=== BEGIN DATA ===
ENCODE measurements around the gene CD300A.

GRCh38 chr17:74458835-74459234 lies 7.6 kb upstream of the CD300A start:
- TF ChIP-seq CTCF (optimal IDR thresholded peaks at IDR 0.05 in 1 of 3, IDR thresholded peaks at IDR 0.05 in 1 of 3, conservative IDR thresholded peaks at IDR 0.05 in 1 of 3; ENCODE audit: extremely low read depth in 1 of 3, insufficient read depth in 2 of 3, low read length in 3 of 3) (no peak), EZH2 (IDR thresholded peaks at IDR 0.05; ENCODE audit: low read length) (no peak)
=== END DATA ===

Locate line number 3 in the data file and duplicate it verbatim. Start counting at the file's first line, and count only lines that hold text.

- TF ChIP-seq CTCF (optimal IDR thresholded peaks at IDR 0.05 in 1 of 3, IDR thresholded peaks at IDR 0.05 in 1 of 3, conservative IDR thresholded peaks at IDR 0.05 in 1 of 3; ENCODE audit: extremely low read depth in 1 of 3, insufficient read depth in 2 of 3, low read length in 3 of 3) (no peak), EZH2 (IDR thresholded peaks at IDR 0.05; ENCODE audit: low read length) (no peak)